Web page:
A few years ago, I sat in a job interview awaiting a response from a somber-looking man who had just gotten a first-class pitch from yours truly. He tugged off his glasses, looked me straight in the eye, and told me he thought I had all the skills to be a terrific employee. Then, settling in his seat, he added, “But I don’t need another Billy Graham on my hands.”
Why this remark? Why the curt answer? He’d noted that my résumé revealed my college major as “Christian Education.”
I once had a Christian career consultant warn me that unless I changed my major to simply read “Education,” I would find work hard to come by. When I told her that this would be lying, seeing that my college had an Education department distinct from the Christian Ed department, she said, “It’s okay. Everyone does it a little bit.
I write this post with some trepidation. Even pointing this out carries with it some risk. It may be silly to some, but I believe that Christians who have an Internet presence need to be aware that we are being watched. What we write online is being duly noted.
With “Google Me!” becoming a part of the millennium’s lexicon, it is easy for anyone out there to find considerable information on anyone. Couple this with the pressure of conformity to the world, and Christians who regularly write online, have a blog, or simply comment on life in a random website somewhere run the risk of having what they say used against them.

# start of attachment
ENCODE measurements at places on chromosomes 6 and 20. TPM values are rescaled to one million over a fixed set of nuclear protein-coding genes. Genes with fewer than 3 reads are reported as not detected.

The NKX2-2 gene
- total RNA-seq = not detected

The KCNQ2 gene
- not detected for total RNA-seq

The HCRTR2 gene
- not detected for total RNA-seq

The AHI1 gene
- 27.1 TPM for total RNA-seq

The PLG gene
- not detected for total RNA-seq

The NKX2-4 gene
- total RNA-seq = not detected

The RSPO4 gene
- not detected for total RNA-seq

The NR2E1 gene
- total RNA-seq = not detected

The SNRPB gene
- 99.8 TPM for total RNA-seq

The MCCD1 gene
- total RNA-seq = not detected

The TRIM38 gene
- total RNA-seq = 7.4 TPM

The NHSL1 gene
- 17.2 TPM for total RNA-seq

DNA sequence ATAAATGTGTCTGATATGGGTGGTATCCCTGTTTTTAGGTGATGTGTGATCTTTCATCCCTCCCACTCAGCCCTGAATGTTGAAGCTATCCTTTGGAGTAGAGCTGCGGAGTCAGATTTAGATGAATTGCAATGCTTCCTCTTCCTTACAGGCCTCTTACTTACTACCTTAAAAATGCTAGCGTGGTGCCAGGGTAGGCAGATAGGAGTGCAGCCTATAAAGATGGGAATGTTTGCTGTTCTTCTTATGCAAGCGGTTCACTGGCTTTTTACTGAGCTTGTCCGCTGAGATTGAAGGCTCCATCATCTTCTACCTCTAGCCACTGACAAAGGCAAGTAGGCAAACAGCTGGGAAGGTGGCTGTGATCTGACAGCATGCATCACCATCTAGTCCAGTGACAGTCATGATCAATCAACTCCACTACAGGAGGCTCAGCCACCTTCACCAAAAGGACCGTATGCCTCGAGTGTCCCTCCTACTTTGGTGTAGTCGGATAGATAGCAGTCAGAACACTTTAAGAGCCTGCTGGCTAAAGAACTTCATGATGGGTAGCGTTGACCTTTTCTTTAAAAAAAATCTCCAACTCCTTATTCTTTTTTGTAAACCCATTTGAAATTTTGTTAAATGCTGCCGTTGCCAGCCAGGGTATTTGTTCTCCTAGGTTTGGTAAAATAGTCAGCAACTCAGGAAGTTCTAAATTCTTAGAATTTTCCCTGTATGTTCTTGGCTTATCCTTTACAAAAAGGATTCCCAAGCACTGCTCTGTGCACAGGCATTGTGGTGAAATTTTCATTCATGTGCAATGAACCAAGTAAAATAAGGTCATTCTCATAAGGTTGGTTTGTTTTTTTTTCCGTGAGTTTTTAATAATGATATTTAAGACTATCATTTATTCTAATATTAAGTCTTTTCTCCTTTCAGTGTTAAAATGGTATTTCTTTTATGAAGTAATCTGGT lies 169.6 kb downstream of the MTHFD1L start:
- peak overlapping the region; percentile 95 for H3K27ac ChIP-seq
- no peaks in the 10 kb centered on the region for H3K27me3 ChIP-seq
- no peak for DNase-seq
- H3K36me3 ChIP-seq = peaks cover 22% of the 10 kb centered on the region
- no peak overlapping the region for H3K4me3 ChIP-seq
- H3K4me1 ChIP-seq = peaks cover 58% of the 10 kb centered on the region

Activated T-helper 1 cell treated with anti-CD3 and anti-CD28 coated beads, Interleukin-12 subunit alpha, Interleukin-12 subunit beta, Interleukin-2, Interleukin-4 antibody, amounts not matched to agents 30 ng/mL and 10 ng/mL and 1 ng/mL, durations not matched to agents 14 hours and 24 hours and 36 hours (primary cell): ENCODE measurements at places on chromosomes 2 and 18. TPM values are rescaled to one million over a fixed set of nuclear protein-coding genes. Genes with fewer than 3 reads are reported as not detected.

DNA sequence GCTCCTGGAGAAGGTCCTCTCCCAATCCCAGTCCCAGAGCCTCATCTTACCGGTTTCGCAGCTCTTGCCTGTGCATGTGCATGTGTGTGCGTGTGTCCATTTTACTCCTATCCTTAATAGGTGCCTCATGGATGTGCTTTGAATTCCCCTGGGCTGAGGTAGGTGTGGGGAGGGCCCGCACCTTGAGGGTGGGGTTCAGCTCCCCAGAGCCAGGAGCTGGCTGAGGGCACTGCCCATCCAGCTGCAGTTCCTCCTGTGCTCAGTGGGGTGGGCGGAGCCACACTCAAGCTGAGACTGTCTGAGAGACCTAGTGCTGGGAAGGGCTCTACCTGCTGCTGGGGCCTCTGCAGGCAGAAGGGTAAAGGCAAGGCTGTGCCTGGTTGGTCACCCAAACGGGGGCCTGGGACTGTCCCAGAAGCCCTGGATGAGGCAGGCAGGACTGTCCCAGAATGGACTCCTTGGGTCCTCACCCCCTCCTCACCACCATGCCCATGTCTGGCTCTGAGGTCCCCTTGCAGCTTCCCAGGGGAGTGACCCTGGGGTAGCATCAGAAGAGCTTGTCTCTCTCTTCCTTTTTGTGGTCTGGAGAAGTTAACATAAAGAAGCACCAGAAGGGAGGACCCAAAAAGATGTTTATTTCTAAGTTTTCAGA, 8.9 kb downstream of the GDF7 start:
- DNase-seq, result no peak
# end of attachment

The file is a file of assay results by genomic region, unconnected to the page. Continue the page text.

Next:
Not everyone is pleased by our discourse. The more we lift up Jesus or note the depravity of the world around us, the more open we make ourselves to winding up on the wrong end of a Googling. Could you lose your job because your blog notes that only those who profess Jesus will be saved? Could a bank turn you down for a loan because you stated online that porn use is deadly to the soul? Is the person you just interviewed with angered by your godly comment on some obscure website thanks to a simple name search on one of the many search engines out there? How would you ever know that the negative response you got from someone sitting on the other side of a mahogany desk was simply due to the fact he didn’t like what you said online about his special brand of deviancy?
While it is true that anyone with a strong opinion and an Internet presence is subject to this kind of spywork, Christians—as in so many other cases—are scrutinized with a higher powered loupe. We are a convenient target of the world’s ire, a worldy wrath that shows no sign of let-up.
Paranoia? Perhaps. But neither did I think that an employer might reject me because of a certain adjective—a life-giving one—that modifies “Education” in my résumé.
Should we stop speaking because the world will hate us even as they hated our Lord? By no means! However, we who talk about the things of Jesus in the forum of the Internet must also realize that we are largely treading cyberspace with few to back us up if the words we speak rile others. We need to find ways of supporting each other should we wind up persecuted by search engine.